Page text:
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Reading Books

Discussion in 'General Instruction [BG]' started by bassybass, Sep 3, 2008.

  1. bassybass

    bassybass Guest

    Mar 29, 2008
    I'm trying (again) to work on reading notation a bit, and I have these two books:
    "Mel Bay's Complete Jazz Bass Book(by Earl Gately)", and "Music Reading For Bass(by Wendi Hrehovcsik/Musicians Institute Boks)".

    These are the books I pull out once every year and a half or so to try and refresh my non-existent reading skills, so invariably, I start from the beginning each time (retention issues . . . ;). The problem is I get gung-ho for a few weeks, and then get busy and just put it aside.

    I really like the Wendi Hrehovcsik one---but I've heard that there's another Mel Bay one that's sort of a must-have. Which one would that be?

  2. illuminate


    Aug 20, 2008
    i have the Wendi Hrehovcsik. i don't know about the other book.
  3. Bruce Lindfield

    Bruce Lindfield Unprofessional TalkBass Contributor Gold Supporting Member In Memoriam

    I think you need to be reading music of things you are likely to play with other people/bands etc.

    If it is always just a dry, academic exercise - then you are likely to forget it, or get bored etc.

    You have to keep using these skills or you lose them.

    Maybe rather than books you need to be looking at joining a group/workshop/jam that reads music regularly and looks at new pieces...?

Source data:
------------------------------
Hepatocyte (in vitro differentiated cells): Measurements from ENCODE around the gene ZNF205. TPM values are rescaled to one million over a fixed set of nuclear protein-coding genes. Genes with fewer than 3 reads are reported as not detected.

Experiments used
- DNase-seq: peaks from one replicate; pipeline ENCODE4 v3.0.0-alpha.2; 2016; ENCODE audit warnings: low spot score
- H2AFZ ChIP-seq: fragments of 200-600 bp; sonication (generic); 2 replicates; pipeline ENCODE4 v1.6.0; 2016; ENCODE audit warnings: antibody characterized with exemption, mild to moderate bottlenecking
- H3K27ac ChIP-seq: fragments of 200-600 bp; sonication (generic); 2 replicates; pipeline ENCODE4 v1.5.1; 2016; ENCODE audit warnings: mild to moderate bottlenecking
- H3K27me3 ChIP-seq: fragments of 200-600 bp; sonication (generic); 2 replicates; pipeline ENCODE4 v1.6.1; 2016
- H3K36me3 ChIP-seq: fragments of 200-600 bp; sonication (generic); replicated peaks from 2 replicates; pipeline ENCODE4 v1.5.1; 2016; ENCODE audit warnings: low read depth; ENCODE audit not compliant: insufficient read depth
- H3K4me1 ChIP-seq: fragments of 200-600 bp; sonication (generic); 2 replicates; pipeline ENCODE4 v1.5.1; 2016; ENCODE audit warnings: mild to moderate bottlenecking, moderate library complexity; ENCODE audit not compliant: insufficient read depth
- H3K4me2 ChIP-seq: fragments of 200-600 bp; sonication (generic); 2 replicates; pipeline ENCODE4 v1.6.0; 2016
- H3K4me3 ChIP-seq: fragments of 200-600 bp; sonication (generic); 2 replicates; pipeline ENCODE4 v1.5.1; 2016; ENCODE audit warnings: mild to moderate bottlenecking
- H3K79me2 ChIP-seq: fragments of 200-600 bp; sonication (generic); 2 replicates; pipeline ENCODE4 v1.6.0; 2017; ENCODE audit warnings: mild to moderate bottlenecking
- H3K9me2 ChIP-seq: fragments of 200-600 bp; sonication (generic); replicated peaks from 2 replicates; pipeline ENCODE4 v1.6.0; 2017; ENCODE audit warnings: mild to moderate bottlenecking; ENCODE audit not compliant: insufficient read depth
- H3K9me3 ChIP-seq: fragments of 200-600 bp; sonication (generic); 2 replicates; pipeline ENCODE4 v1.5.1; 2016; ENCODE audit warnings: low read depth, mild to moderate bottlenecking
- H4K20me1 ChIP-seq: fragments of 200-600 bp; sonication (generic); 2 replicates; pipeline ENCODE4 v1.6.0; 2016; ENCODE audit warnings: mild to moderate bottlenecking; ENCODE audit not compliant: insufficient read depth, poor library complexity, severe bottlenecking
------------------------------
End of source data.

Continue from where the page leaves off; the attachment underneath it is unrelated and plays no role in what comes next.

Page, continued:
If that's really not possible - then I think you ought to get sheet music of tunes/songs you like or would like to play - what music do you like - look for sheet music in that style?
  4. deckard


    Apr 4, 2003
    The reading book that has helped me the most is "Sight Reading for the Bass" by Ron Velosky.

    You can get it at BassBooks.com.

    I have tried several others, but Velosky's book stands heads and shoulders above 'em.

  5. bassybass

    bassybass Guest

    Mar 29, 2008
    That is great advice. I just always kind of assumed I wasn't ready for that, but I should just jump in, huh?
    I'd like to play along with anything--I'd love to get the music for classic pop like The Carpenters or Burt Bacharach and pretend I'm Joe Osborn;), bossa nova with Jobim, soundtracks of any kind, jazz standards (but they'd have to be REALLY simple!). Other forms like rock, reggae, etc. I feel I have a grasp on and would prolly never be handed a piece of music for in the real world anyway.
    I guess the trick is finding music where the bass part notated is accurate with what's on a recorded version I can play to for reference.
  6. Bruce Lindfield

    Bruce Lindfield Unprofessional TalkBass Contributor Gold Supporting Member In Memoriam

    "Standing in the Shadows of Motown" is good for that!! :)

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